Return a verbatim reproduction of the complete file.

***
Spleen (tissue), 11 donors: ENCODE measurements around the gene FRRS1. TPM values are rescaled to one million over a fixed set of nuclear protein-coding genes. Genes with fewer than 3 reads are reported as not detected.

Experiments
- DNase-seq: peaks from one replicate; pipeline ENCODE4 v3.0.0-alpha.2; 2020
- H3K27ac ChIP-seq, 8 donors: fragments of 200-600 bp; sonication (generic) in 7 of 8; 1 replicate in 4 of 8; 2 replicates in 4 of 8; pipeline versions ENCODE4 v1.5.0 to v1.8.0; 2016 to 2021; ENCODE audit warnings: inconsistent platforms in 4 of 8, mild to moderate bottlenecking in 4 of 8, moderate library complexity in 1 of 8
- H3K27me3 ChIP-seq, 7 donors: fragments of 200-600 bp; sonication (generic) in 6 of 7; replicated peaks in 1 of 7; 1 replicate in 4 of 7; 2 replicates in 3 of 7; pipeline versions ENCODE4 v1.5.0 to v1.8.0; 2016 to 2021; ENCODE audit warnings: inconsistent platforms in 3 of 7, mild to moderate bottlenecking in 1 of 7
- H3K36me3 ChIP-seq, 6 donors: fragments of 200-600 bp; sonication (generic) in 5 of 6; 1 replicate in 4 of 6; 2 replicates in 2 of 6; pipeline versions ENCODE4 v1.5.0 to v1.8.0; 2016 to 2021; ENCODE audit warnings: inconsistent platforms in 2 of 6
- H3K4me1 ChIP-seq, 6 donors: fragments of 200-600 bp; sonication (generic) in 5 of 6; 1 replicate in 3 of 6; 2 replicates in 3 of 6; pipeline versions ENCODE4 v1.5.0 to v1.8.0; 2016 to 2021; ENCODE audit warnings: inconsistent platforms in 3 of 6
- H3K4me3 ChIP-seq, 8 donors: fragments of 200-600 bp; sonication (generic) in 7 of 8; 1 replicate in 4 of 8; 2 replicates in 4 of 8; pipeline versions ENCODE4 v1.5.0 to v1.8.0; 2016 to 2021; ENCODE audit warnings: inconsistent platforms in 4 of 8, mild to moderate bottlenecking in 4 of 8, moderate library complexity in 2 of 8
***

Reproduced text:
Spleen (tissue), 11 donors: ENCODE measurements around the gene FRRS1. TPM values are rescaled to one million over a fixed set of nuclear protein-coding genes. Genes with fewer than 3 reads are reported as not detected.

Experiments
- DNase-seq: peaks from one replicate; pipeline ENCODE4 v3.0.0-alpha.2; 2020
- H3K27ac ChIP-seq, 8 donors: fragments of 200-600 bp; sonication (generic) in 7 of 8; 1 replicate in 4 of 8; 2 replicates in 4 of 8; pipeline versions ENCODE4 v1.5.0 to v1.8.0; 2016 to 2021; ENCODE audit warnings: inconsistent platforms in 4 of 8, mild to moderate bottlenecking in 4 of 8, moderate library complexity in 1 of 8
- H3K27me3 ChIP-seq, 7 donors: fragments of 200-600 bp; sonication (generic) in 6 of 7; replicated peaks in 1 of 7; 1 replicate in 4 of 7; 2 replicates in 3 of 7; pipeline versions ENCODE4 v1.5.0 to v1.8.0; 2016 to 2021; ENCODE audit warnings: inconsistent platforms in 3 of 7, mild to moderate bottlenecking in 1 of 7
- H3K36me3 ChIP-seq, 6 donors: fragments of 200-600 bp; sonication (generic) in 5 of 6; 1 replicate in 4 of 6; 2 replicates in 2 of 6; pipeline versions ENCODE4 v1.5.0 to v1.8.0; 2016 to 2021; ENCODE audit warnings: inconsistent platforms in 2 of 6
- H3K4me1 ChIP-seq, 6 donors: fragments of 200-600 bp; sonication (generic) in 5 of 6; 1 replicate in 3 of 6; 2 replicates in 3 of 6; pipeline versions ENCODE4 v1.5.0 to v1.8.0; 2016 to 2021; ENCODE audit warnings: inconsistent platforms in 3 of 6
- H3K4me3 ChIP-seq, 8 donors: fragments of 200-600 bp; sonication (generic) in 7 of 8; 1 replicate in 4 of 8; 2 replicates in 4 of 8; pipeline versions ENCODE4 v1.5.0 to v1.8.0; 2016 to 2021; ENCODE audit warnings: inconsistent platforms in 4 of 8, mild to moderate bottlenecking in 4 of 8, moderate library complexity in 2 of 8